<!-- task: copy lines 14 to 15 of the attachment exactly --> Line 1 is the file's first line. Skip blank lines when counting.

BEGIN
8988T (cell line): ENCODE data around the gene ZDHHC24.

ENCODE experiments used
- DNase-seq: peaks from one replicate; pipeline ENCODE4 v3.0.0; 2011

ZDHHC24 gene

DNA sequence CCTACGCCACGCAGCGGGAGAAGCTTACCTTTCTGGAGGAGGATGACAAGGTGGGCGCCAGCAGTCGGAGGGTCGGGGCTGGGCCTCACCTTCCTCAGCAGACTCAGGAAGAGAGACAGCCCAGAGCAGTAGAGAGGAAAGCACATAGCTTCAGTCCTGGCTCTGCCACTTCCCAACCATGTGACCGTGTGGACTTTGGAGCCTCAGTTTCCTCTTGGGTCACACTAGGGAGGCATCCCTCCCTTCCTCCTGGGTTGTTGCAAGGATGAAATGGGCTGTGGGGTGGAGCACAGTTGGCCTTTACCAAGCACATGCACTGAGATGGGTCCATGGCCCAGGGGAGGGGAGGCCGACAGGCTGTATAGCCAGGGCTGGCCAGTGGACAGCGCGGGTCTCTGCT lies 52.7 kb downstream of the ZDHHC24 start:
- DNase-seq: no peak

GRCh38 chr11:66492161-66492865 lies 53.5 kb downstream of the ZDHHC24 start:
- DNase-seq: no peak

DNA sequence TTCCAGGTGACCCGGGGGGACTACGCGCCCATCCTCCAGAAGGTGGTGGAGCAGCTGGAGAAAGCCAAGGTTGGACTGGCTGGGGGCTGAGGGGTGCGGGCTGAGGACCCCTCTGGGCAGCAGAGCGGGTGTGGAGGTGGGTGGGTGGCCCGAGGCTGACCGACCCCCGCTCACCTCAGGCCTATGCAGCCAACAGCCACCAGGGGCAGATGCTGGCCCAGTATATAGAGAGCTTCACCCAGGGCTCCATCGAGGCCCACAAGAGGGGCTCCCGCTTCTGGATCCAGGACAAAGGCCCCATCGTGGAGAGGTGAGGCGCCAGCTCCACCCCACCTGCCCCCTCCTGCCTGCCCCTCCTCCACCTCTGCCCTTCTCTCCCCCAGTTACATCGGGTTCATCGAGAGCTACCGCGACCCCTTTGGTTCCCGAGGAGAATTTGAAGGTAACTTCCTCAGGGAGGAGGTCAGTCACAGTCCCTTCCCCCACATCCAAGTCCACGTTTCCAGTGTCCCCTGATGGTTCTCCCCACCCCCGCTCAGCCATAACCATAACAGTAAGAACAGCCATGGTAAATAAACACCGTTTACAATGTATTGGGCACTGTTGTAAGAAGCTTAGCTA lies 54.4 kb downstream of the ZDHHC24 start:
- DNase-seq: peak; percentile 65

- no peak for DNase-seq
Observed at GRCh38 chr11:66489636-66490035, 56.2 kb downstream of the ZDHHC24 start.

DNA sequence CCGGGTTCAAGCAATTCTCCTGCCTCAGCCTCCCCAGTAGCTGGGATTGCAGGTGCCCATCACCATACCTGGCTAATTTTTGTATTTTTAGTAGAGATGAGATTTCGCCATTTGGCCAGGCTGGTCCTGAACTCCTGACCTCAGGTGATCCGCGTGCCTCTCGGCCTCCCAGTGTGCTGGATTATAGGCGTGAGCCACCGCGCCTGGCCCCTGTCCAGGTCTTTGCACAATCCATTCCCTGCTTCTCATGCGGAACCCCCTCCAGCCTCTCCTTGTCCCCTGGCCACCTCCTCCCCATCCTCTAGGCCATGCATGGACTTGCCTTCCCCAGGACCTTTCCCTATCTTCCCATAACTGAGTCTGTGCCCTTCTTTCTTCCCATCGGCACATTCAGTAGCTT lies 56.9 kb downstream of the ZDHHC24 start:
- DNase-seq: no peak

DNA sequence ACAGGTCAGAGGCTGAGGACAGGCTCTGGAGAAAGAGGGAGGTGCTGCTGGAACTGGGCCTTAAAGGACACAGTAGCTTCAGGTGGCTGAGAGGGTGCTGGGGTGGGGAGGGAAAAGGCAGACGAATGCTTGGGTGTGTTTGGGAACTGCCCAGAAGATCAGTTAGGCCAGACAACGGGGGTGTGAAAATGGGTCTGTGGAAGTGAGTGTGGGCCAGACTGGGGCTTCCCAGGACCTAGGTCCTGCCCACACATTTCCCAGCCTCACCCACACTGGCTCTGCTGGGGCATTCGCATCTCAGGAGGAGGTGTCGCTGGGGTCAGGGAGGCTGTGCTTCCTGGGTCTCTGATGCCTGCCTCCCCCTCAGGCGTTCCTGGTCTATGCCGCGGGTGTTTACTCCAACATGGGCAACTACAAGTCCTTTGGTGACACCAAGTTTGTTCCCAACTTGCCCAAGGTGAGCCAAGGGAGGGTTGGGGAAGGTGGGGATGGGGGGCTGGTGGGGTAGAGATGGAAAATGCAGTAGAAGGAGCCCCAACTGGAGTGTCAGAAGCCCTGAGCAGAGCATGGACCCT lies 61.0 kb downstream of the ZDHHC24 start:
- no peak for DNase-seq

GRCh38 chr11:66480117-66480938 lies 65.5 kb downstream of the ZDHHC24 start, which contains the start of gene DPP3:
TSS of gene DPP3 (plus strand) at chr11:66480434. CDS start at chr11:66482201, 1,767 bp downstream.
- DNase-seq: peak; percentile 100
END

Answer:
- DNase-seq: no peak

DNA sequence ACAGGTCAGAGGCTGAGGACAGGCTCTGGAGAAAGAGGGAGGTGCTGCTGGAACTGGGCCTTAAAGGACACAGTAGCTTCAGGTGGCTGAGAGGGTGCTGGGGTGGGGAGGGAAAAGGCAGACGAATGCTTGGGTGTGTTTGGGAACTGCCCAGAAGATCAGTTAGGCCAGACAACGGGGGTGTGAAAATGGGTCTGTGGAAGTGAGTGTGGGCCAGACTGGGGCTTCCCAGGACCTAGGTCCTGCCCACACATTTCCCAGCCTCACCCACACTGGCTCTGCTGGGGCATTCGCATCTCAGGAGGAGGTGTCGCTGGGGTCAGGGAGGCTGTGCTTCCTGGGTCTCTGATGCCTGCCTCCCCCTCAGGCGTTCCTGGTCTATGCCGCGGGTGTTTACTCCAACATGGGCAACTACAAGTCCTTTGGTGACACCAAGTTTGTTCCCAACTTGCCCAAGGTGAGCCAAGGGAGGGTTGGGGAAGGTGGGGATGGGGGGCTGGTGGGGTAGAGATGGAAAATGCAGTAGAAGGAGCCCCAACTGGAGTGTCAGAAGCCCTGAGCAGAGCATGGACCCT lies 61.0 kb downstream of the ZDHHC24 start: